Caffeine is our thing. Coffee is a delicious beverage that makes us savor every sip, of course, but caffeine is one of the main reasons we love coffee so much. It energizes us, it helps us get going in the morning, and it puts us in a better mood. In fact, we’ve talked before about how caffeine is actually very healthy for you, and how caffeine and exercise go so well together.
Today’s article is dedicated to caffeine. See, you regularly don’t see people make distinctions when it comes to caffeine; there’s simply caffeine, and that’s it. But that’s not the case. If that were the case, people wouldn’t drink coffee but simply take a caffeine pill.
But not all caffeine is created equal. Let’s go over all the sources of caffeine out there and how caffeine is different depending on where you get it from.
Let’s start with the most familiar one. Coffee is the most important source of caffeine out there. Caffeine, when ingested through coffee, has been proven to augment physical performance, alertness, and so on.
Coffee is also a notably safe source of caffeine. Caffeine is toxic when taken at doses over 10 grams; a cup of coffee contains, at most, 350 mg of caffeine. That would mean that you’d have to drink almost thirty cups for it to be toxic.
Arabica coffee is an okay source of caffeine, with around 100 -175 mg of caffeine per cup. Robusta is a much better source of caffeine, at 300 - 350 mg per cup.
True tea is made from the leaves of the camellia sinensis shrub. Herbal infusions, and such, don’t count as tea and they do not contain any caffeine.
Most teas, such as black, oolong, and green tea contain more caffeine than coffee per dry weight. And yet, since the amount of tea we use to brew a cup is very little, the resulting amount in a cup is underwhelming. A cup of tea tends to have around 50 mg per cup, making it inferior to coffee in this respect.
Although very low in caffeine, tea does contain L-theanine, an amino acid which helps people relax and focus. This means that this substance can offset some of the side effects of caffeine in certain people.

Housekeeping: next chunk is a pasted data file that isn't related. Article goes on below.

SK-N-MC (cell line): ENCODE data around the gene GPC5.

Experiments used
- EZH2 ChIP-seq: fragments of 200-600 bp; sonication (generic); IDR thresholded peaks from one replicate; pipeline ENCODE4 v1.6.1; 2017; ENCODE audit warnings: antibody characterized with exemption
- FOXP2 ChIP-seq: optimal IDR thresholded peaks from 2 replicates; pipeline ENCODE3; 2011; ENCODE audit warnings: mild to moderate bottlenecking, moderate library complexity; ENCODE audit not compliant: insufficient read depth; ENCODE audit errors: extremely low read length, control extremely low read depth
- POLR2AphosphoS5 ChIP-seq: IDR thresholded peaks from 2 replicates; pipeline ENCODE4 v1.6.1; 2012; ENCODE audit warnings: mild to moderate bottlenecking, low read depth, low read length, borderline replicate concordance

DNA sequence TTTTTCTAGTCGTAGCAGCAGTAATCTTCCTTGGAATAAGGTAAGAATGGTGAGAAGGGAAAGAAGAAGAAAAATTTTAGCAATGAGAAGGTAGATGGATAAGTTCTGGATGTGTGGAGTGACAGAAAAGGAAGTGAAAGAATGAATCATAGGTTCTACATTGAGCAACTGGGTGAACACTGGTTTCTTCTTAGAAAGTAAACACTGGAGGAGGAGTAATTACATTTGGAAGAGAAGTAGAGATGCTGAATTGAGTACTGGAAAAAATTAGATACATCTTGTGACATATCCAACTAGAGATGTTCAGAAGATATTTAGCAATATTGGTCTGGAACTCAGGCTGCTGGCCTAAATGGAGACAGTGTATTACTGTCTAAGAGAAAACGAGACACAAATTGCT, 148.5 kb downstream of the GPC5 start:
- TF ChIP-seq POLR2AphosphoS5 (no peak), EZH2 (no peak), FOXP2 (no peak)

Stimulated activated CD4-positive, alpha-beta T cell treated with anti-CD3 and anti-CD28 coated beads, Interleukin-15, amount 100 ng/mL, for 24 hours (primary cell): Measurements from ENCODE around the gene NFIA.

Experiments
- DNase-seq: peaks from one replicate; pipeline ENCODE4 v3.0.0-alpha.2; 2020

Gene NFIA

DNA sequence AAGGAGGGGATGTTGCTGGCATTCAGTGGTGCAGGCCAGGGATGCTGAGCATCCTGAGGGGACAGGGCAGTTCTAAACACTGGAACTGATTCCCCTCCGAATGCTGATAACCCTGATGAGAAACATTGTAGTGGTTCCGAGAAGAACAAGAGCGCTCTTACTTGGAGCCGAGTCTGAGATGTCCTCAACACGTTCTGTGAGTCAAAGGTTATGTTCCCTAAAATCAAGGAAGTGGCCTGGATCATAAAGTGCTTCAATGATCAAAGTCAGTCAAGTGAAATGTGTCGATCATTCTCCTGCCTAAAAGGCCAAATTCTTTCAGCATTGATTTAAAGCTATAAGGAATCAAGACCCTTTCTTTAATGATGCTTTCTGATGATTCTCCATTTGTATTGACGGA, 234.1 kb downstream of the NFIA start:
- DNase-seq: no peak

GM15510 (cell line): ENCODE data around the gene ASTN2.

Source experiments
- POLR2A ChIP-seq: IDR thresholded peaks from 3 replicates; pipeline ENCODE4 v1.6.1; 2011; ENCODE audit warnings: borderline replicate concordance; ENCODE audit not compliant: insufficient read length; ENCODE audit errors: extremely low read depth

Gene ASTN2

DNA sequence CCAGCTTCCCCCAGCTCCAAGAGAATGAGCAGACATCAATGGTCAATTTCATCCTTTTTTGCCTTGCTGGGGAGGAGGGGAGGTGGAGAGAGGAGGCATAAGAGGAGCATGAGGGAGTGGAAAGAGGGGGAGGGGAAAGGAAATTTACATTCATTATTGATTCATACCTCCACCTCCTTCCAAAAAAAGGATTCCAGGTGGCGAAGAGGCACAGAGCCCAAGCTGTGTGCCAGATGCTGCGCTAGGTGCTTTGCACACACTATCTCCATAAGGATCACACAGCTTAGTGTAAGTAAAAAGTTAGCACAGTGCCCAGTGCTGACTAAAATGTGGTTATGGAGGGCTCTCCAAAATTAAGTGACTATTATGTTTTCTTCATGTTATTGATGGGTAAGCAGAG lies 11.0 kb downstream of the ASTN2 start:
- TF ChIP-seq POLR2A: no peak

Yerba Mate is an ancient drink from South American natives. The tradition, as well as the beverage, is still very much alive in South America, most notably in Argentina and Paraguay, where you can find dozens of different yerba mate brands in supermarkets.
Yerba Mate is essentially a mix of many different herbs. The main one is the Illex Paraguayan herb, which is rich in caffeine.
Because each manufacturer includes different quantities of this herb, it’s hard to tell how much caffeine a certain yerba mate contains. Paraguayan and Argentinian laws do not require them to state how much caffeine their products contain. Therefore, a cup of yerba mate can range anywhere from 60 to 120 mg of caffeine. All in all, it is a decent, all-natural source of caffeine.
In terms of taste, it is very bitter and hard to drink.
Soft drinks, particularly dark ones like coke and pepsi, contain caffeine. On the other hand, clear soft drinks tend not to have any caffeine.
When it comes to the amount of caffeine in them, soft drinks are more or less on par with tea and coffee. Quantities vary, but they rarely exceed 100 mg per serving, except for some energy drinks.
It is important to note that soft drinks contain synthetic caffeine. This is very concentrated and can be potentially harmful to your health. Synthetic caffeine glows in the dark and has to be treated with chemicals to make this go away—in the end, synthetic caffeine is a very processed substance. We can’t be 100% certain of how pure or safe it is.
Guaraná is the name of a plant native to Brazil which, like the coffee plant, produces red berries which contain seeds that themselves contain a high concentration of caffeine. In the case of guaraná, the seeds contain twice the amount of caffeine of coffee seeds.
Although this is true, guaraná is not suited for consumption in the way that coffee is because of its general taste and aroma. While powdered guaraná is popular in holistic culture because of it being an all-natural caffeine source, there are very few guaraná beverages.
Instead, guaraná extract is available around the world, but it is hard to say how safe or reliable these products are regarding their caffeine content.
Some guaraná products might be too high in caffeine and therefore potentially harmful. As a source of caffeine, guaraná extract or powder is relatively unsafe.
Although there are plenty of caffeine sources out there for us to choose from, none can equal coffee in caffeine content. A cup of coffee is superior in caffeine content to most other natural sources of caffeine.
More importantly, coffee also comes out on top when it comes to flavour. Just by looking at coffee consumption worldwide, most people around the world would rather drink a cup of coffee than a cup of tea, yerba mate or a glass of any soft drink.
Our advice? Stick to coffee for your daily dose of caffeine!